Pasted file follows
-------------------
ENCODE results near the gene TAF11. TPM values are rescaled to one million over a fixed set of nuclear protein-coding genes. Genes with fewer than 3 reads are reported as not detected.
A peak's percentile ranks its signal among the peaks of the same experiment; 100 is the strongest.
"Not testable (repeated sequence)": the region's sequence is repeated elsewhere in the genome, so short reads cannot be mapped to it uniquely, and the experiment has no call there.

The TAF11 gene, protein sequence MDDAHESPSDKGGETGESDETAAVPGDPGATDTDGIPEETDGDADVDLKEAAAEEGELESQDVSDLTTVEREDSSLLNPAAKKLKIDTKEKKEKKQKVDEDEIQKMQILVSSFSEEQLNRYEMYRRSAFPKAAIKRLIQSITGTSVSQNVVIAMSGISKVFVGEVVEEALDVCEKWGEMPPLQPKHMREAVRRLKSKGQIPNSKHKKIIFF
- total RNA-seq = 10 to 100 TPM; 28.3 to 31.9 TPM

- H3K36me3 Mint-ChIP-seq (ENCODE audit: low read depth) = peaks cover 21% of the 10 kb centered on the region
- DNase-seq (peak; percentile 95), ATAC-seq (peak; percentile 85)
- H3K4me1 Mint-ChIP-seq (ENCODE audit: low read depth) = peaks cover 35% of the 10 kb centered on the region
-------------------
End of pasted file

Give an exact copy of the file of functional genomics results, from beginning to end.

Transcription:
ENCODE results near the gene TAF11. TPM values are rescaled to one million over a fixed set of nuclear protein-coding genes. Genes with fewer than 3 reads are reported as not detected.
A peak's percentile ranks its signal among the peaks of the same experiment; 100 is the strongest.
"Not testable (repeated sequence)": the region's sequence is repeated elsewhere in the genome, so short reads cannot be mapped to it uniquely, and the experiment has no call there.

The TAF11 gene, protein sequence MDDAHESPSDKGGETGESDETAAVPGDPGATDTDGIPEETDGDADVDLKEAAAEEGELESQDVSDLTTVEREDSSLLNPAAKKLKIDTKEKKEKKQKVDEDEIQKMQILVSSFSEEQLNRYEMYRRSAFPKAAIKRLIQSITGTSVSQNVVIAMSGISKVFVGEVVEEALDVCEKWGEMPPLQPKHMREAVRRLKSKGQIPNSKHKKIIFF
- total RNA-seq = 10 to 100 TPM; 28.3 to 31.9 TPM

- H3K36me3 Mint-ChIP-seq (ENCODE audit: low read depth) = peaks cover 21% of the 10 kb centered on the region
- DNase-seq (peak; percentile 95), ATAC-seq (peak; percentile 85)
- H3K4me1 Mint-ChIP-seq (ENCODE audit: low read depth) = peaks cover 35% of the 10 kb centered on the region